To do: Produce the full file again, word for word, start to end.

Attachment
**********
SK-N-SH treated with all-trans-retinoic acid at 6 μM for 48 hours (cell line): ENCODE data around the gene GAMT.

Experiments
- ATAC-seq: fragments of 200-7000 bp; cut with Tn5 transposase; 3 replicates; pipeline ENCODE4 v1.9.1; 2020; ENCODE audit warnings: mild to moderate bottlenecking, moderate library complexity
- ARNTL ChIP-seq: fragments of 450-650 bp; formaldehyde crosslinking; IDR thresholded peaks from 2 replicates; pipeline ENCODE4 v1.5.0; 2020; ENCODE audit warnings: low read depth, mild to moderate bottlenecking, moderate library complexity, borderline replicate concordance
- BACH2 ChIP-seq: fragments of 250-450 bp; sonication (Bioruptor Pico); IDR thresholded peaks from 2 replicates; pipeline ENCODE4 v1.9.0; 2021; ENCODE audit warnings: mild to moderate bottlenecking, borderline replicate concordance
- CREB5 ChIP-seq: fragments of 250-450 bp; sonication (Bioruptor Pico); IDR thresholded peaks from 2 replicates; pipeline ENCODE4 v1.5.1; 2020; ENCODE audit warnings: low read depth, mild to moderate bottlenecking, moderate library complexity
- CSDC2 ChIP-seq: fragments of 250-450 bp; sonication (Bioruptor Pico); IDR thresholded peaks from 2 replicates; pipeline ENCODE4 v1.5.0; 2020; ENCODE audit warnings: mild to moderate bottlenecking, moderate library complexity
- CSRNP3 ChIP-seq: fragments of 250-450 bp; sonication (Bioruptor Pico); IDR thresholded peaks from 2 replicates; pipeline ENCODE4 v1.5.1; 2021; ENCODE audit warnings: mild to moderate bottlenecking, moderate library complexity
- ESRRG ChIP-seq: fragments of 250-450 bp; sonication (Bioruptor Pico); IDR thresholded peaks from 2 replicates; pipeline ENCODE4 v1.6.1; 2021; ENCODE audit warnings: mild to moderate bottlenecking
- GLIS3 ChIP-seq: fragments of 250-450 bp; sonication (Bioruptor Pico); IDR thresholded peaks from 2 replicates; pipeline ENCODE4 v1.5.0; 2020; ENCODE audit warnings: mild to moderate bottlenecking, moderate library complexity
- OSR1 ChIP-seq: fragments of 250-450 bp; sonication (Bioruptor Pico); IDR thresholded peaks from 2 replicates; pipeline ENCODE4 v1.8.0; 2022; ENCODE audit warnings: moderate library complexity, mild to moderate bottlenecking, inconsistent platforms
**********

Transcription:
SK-N-SH treated with all-trans-retinoic acid at 6 μM for 48 hours (cell line): ENCODE data around the gene GAMT.

Experiments
- ATAC-seq: fragments of 200-7000 bp; cut with Tn5 transposase; 3 replicates; pipeline ENCODE4 v1.9.1; 2020; ENCODE audit warnings: mild to moderate bottlenecking, moderate library complexity
- ARNTL ChIP-seq: fragments of 450-650 bp; formaldehyde crosslinking; IDR thresholded peaks from 2 replicates; pipeline ENCODE4 v1.5.0; 2020; ENCODE audit warnings: low read depth, mild to moderate bottlenecking, moderate library complexity, borderline replicate concordance
- BACH2 ChIP-seq: fragments of 250-450 bp; sonication (Bioruptor Pico); IDR thresholded peaks from 2 replicates; pipeline ENCODE4 v1.9.0; 2021; ENCODE audit warnings: mild to moderate bottlenecking, borderline replicate concordance
- CREB5 ChIP-seq: fragments of 250-450 bp; sonication (Bioruptor Pico); IDR thresholded peaks from 2 replicates; pipeline ENCODE4 v1.5.1; 2020; ENCODE audit warnings: low read depth, mild to moderate bottlenecking, moderate library complexity
- CSDC2 ChIP-seq: fragments of 250-450 bp; sonication (Bioruptor Pico); IDR thresholded peaks from 2 replicates; pipeline ENCODE4 v1.5.0; 2020; ENCODE audit warnings: mild to moderate bottlenecking, moderate library complexity
- CSRNP3 ChIP-seq: fragments of 250-450 bp; sonication (Bioruptor Pico); IDR thresholded peaks from 2 replicates; pipeline ENCODE4 v1.5.1; 2021; ENCODE audit warnings: mild to moderate bottlenecking, moderate library complexity
- ESRRG ChIP-seq: fragments of 250-450 bp; sonication (Bioruptor Pico); IDR thresholded peaks from 2 replicates; pipeline ENCODE4 v1.6.1; 2021; ENCODE audit warnings: mild to moderate bottlenecking
- GLIS3 ChIP-seq: fragments of 250-450 bp; sonication (Bioruptor Pico); IDR thresholded peaks from 2 replicates; pipeline ENCODE4 v1.5.0; 2020; ENCODE audit warnings: mild to moderate bottlenecking, moderate library complexity
- OSR1 ChIP-seq: fragments of 250-450 bp; sonication (Bioruptor Pico); IDR thresholded peaks from 2 replicates; pipeline ENCODE4 v1.8.0; 2022; ENCODE audit warnings: moderate library complexity, mild to moderate bottlenecking, inconsistent platforms